• Smoking – along with the laundry list of issues that smoking contributes to, throwing your hormone balance off the rails is another to add. Smoking is associated with higher rates of infertility, more difficult menstrual cycles, and increases the risk of moderate to severe PMS symptoms. Combine the erratic moods swings as a result of nicotine withdrawal to the mood fluctuations associated with estrogen depletion, and you've created the perfect storm. Smoking also impacted steroid metabolites, with heavy smokers demonstrating levels 25-35% higher than non-smokers. These metabolites can alter endocrine function in premenstrual women.
  • Ethnicity – studies have demonstrated that East Asian women experience the lowest risk of premenstrual cramps and other associated symptoms, while African American women are most likely to report such symptoms.

What are my options for finding some stability?

Yoga has shown significant benefit in a study where participants performed yoga daily for 3 months and another where the therapy was performed for 8 weeks. Those in the yoga group experienced a significant improvement in symptoms, stress, and mood changes. The benefits of this aerobic exercise are that it can be modified for those with altered mobility and can be gentle enough for those who may experience musculoskeletal difficulties.

Nutrient deficiencies have also been shown to play a large role in the experience of PMS symptoms. Ovarian hormones can significantly influence minerals such as calcium, magnesium, and even vitamin D. Women experiencing PMS have been shown to have reduced levels of magnesium carried in their red blood cells which contributes to fatigue, irritability, and mental confusion. Some smaller trials have demonstrated the ability of magnesium to alleviate bloating and improve mood symptoms. Other trials looked at calcium supplementation which showed benefits on mood symptoms during the luteal phase of a woman's cycle.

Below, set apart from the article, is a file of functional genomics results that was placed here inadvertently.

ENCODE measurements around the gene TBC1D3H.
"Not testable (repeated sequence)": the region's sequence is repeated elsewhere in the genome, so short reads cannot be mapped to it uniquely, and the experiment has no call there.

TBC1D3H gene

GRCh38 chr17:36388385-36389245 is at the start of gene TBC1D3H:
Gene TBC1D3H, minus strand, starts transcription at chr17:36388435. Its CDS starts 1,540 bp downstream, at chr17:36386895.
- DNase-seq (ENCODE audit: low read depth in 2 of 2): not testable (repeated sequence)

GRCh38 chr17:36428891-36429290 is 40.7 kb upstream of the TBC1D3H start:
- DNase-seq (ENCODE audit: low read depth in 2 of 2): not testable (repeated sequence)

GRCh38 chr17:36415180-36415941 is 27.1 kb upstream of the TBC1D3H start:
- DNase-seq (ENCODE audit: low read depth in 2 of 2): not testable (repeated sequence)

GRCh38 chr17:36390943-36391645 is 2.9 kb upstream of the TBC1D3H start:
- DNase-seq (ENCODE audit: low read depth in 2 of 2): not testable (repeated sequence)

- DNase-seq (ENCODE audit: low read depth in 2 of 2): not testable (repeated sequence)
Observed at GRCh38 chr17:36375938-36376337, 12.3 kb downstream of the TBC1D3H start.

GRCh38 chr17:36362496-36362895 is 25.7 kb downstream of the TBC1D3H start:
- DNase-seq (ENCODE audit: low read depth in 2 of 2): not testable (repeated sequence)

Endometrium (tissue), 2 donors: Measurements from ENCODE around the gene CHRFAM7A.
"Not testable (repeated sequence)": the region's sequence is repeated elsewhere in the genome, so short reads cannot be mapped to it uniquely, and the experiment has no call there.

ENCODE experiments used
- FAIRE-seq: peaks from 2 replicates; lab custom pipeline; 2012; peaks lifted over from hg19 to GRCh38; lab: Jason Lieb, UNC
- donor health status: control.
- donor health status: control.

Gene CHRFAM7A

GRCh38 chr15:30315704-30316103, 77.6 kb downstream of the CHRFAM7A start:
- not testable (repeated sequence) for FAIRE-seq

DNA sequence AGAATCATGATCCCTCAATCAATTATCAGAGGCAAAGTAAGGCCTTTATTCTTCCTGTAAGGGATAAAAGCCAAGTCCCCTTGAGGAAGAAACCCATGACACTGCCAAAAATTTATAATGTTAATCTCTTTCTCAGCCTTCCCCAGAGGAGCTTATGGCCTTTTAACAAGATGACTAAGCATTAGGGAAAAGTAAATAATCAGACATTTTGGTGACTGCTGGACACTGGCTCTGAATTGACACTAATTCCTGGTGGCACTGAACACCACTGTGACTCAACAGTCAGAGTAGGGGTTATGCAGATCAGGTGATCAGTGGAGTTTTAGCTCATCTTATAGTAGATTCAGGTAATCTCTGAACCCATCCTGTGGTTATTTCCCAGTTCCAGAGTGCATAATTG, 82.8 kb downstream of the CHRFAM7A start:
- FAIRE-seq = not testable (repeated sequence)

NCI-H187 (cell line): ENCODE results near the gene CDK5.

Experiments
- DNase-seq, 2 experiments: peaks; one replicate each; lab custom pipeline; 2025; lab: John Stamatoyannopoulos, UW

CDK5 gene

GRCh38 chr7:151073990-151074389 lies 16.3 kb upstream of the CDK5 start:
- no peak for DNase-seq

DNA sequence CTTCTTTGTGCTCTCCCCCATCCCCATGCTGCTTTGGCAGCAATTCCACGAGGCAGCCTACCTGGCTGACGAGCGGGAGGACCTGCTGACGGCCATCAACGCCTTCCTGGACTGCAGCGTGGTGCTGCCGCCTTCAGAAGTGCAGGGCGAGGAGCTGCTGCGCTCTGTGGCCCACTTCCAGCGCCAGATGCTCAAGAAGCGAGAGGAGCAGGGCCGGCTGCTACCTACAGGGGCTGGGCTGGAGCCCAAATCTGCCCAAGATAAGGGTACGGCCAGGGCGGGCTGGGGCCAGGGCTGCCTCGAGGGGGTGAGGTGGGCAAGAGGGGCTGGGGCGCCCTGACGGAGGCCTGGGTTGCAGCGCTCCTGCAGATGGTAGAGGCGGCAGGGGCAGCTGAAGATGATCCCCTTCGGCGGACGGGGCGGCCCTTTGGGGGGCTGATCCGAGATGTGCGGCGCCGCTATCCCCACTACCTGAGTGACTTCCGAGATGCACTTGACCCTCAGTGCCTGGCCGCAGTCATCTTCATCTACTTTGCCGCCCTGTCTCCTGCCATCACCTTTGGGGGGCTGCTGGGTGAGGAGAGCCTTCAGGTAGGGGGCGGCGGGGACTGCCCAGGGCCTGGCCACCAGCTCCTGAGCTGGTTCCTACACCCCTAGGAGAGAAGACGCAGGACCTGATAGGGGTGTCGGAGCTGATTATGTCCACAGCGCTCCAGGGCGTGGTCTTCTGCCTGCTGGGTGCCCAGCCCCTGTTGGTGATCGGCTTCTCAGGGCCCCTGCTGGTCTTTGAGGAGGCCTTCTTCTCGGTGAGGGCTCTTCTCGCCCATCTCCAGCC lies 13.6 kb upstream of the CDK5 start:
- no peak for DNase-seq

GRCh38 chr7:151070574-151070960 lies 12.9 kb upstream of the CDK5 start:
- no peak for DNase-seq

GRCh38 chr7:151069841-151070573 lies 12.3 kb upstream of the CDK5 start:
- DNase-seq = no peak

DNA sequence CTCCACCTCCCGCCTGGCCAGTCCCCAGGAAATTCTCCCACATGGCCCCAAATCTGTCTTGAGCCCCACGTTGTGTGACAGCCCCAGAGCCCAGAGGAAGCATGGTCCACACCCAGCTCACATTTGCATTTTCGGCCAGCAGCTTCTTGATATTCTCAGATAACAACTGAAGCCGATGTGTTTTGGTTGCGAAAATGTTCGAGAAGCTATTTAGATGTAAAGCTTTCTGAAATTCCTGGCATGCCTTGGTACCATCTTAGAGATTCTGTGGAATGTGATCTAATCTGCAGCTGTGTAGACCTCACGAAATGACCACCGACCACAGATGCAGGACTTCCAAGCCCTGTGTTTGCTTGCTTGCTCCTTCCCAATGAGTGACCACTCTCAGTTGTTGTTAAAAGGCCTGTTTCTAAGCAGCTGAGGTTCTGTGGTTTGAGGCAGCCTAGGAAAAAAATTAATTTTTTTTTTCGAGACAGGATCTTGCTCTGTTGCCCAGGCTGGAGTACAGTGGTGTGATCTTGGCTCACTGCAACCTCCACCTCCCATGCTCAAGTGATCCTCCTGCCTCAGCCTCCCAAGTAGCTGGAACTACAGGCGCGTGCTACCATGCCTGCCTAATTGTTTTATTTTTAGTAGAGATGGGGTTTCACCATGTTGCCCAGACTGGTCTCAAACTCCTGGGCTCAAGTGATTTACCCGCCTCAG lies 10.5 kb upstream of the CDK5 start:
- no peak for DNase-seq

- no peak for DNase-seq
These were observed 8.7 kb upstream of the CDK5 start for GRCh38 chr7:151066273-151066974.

Finally, some herbal remedies may benefit your experience. The most common herb to treat PMS symptoms is known as Chaste Tree (Vitex agnus-castus) which has been used as early as the time of the Greek physician, Disoscorides, between 50 and 70 AD. In a high-quality randomized control trial, 170 were to receive a placebo or the fruits of the herb. In the group treated with Vitex, they experience a 52% reduction in symptoms compared to 24% for the placebo. Other studies have produced similar results.

While nothing much can be said for placebo, it's interesting to note that in the women who thought they were receiving something, some still experienced a reduction. This demonstrates the power of the mind over the body, and could explain benefits of another herb known as Passion Flower (Passiflora incarnata) which has wonderful calming properties and can also help to regulate mood swings due to fluctuations in estrogen. Ensure you have a discussion with your primary care provider prior to starting any new herbal products or supplements to determine what's best for you.